We don’t need to look to US Republicans to find a crisis in conservatism

 
Ryan Bourne
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RELATIONS between the UK Conservative Party and US Republicans are at an all-time low. Ask some Republicans their view of David Cameron’s Tories, and many talk disparagingly of “Barack Obama’s friends”.

And many Conservatives aren’t unhappy about this, with the conventional wisdom on the state of US politics recently expounded by Tory MP Jesse Norman. This claims that the Republicans are in disarray, and that US conservatism “has all but lost its way… with dim memories of what it meant to be a conservative: to believe in limited government, in respect for states’ rights, in a strong nation, in fiscal discipline, in free trade and individual liberty.”

This conventional wisdom is wrong. The problems faced by the Republican Party and US conservatism (which are not synonymous), and indeed their perceived “radicalism”, are all overblown.

Take the supposed Republican crisis. The party holds 30 state governorships, compared to 20 Democrat. It has a majority in the House of Representatives. While it is in the minority in the Senate, statistical guru Nate Silver reckons “Republicans might now be close to even-money to win control of the chamber after next year’s elections”. Yes, it lost the 2012 Presidential election, despite Mitt Romney’s views being closer to the median voter. This led to inevitable questions of strategy surrounding demographics and the need to “modernise”. But radical divisions?

Republicans have been united in opposing Obama’s economics and his signature healthcare legislation. And Democrats are distancing themselves from Obama’s record, as his approval rate has fallen to near its all-time low. Looking ahead, Republicans have a far more talented potential Presidential primary list for 2016 than for 2012. The candidates differ. But it was ever thus.

US conservatism isn’t in crisis either. Gallup polling shows 42 per cent of Americans self-identify as conservatives, compared to 21 per cent for liberals. Even independent voters say they are conservative 35 per cent of the time. That’s a healthy base on which to build a coalition around conservative ideas.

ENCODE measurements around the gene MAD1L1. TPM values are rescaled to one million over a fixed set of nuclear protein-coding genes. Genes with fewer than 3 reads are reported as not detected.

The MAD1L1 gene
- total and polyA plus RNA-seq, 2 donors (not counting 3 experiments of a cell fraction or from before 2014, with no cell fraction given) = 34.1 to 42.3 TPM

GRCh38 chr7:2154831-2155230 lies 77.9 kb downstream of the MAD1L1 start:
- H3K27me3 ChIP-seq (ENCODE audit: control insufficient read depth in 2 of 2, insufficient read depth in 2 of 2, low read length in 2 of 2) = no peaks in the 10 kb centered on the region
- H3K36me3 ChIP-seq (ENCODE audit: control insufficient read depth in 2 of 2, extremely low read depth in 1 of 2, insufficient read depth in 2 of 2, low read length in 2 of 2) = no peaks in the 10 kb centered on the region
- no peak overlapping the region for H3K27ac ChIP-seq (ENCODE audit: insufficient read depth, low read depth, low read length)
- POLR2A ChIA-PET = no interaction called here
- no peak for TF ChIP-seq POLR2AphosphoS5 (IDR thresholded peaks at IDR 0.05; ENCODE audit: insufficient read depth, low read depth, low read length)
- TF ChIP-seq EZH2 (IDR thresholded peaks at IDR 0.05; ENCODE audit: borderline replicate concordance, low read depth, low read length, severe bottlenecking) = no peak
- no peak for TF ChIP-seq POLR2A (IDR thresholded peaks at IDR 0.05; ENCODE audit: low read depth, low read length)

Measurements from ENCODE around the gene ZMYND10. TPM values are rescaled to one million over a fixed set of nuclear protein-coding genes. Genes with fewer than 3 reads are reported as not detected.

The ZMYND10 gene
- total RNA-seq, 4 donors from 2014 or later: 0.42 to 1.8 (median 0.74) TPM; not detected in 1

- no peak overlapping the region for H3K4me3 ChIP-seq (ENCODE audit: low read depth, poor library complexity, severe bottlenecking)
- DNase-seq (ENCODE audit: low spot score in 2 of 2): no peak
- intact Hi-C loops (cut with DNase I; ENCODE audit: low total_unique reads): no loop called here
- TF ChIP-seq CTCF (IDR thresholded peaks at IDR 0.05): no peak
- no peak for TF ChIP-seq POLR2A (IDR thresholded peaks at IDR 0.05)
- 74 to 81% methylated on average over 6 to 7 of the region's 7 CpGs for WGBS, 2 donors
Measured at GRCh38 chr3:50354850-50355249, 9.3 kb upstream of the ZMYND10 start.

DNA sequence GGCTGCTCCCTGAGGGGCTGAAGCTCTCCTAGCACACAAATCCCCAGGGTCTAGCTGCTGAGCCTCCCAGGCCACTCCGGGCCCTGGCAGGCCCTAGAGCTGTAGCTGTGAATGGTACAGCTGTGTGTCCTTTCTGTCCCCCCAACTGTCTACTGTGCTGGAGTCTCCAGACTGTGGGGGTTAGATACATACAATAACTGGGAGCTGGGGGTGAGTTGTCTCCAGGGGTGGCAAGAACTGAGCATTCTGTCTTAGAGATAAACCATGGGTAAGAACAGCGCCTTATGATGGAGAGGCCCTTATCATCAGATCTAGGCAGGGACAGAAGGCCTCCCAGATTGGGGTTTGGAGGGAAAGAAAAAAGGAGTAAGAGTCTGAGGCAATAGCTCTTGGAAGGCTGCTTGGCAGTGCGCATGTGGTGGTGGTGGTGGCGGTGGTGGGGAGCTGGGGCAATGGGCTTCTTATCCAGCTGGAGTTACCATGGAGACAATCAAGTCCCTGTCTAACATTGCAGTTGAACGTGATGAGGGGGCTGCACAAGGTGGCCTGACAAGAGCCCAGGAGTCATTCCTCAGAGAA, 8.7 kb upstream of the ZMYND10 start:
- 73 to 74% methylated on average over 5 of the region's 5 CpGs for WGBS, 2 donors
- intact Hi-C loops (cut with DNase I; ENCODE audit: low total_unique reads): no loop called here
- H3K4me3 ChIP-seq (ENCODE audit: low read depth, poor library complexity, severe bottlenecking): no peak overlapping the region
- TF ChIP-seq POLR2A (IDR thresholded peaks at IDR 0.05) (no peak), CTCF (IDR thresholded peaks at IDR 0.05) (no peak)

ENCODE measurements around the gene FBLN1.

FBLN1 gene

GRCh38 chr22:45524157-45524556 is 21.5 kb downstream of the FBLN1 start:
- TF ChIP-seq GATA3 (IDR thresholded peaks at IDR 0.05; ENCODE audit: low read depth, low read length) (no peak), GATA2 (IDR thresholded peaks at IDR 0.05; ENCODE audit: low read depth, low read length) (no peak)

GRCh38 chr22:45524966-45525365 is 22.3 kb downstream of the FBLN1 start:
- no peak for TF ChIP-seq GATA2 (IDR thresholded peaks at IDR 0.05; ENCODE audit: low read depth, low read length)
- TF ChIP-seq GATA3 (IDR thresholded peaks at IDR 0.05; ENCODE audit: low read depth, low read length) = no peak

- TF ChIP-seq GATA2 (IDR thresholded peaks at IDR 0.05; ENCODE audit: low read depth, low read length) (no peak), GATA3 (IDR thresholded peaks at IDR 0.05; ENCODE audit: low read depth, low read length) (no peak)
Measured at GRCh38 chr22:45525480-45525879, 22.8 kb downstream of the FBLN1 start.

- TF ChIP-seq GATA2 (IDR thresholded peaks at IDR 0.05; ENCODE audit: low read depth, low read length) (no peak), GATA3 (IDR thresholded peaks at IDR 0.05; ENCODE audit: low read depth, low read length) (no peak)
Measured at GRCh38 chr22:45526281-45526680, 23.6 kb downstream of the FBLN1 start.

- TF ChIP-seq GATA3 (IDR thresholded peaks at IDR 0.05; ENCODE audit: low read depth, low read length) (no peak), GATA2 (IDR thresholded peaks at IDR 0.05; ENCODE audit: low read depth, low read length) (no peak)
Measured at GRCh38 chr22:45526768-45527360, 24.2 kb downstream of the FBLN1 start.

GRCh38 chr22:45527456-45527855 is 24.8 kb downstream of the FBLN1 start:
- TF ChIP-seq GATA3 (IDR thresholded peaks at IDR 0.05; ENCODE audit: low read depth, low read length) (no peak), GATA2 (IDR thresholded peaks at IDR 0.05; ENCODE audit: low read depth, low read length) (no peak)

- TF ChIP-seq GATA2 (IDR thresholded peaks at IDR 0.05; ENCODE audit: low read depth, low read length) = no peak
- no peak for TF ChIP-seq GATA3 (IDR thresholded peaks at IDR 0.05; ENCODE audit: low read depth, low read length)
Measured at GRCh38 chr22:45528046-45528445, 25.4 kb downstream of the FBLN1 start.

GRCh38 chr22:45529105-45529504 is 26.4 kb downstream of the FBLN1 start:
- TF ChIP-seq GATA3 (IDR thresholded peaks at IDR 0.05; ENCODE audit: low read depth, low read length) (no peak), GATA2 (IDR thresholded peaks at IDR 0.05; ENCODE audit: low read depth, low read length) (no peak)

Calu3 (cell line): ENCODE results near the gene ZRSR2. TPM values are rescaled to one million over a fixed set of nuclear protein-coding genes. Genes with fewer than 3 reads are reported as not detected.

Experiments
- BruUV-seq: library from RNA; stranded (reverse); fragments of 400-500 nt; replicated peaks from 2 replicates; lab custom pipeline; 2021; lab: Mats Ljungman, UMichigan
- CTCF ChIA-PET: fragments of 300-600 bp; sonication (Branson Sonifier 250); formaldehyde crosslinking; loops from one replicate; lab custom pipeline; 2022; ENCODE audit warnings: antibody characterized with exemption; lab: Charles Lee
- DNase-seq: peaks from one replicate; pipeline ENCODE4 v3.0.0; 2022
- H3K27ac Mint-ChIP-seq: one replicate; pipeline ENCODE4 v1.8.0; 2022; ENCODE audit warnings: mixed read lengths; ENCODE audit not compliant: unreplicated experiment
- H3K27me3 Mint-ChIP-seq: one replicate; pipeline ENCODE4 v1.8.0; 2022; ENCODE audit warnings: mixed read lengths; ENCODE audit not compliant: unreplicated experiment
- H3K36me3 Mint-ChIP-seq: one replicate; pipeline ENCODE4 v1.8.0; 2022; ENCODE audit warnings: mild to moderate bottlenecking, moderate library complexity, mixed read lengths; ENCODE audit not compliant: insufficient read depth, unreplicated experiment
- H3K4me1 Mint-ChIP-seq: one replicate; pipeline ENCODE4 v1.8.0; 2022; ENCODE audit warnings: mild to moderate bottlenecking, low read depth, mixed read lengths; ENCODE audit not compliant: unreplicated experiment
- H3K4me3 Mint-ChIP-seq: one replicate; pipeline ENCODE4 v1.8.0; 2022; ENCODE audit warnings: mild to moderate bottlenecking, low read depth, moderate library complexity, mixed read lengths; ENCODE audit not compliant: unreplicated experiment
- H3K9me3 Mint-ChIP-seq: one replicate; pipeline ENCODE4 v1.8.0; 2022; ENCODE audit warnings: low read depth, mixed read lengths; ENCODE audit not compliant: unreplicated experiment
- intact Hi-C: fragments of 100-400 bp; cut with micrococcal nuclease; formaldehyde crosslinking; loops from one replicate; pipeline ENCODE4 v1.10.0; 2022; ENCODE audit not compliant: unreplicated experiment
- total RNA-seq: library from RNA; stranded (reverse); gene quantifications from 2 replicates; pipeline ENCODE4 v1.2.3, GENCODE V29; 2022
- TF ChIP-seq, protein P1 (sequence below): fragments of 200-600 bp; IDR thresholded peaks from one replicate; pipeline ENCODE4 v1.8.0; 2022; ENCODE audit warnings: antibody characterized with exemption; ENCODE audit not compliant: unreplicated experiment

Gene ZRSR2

The 2010 Congressional elections showed the potential power of the wider movement, with grassroots groups holding candidates to account on exactly the principles Norman extols, and which many Republicans had previously abandoned. The Tea Party’s successes and recent support for senator Rand Paul’s filibuster (questioning the use of drones on non-combat US citizens) are great examples of this activism. US politicians now discuss these conservative themes far more regularly than their UK counterparts, who rarely even mention “liberty” or the virtue of small government.

What of the supposed “radicalism”? Republicans fiercely oppose much of Obama’s agenda, especially on economics and healthcare. But then Obama promised to “fundamentally transform” the country, so is it surprising conservatives take a hard line? Polling frequently shows the majority of the US public has views on these issues closer to the Republicans. And while Republicans are seen as more conservative than in 1976, Democrats are also perceived as more liberal than in 1980. Yet we hear little of Democrat radicalism. Norman laments “hostility to illegal immigrants, to gay couples”. Yet opposition to amnesty for illegals (on the basis of the rule of law) and gay marriage are issues on which many Tory MPs would agree.

The Tory Party has far more to worry about. Collapsing party membership and the rise of Ukip as an alternative force threaten to cost the Tories a majority. This is at least in part their own doing, by adopting a so-called progressive agenda prior to the crash and delaying attempts to articulate a positive conservative vision. Next year will see both Senate and EU elections. If I were a betting man, I’d put money that if we are discussing a “conservative crisis” afterwards, it won’t be Stateside.

Ryan Bourne is head of economic research at the Centre for Policy Studies. @RyanCPS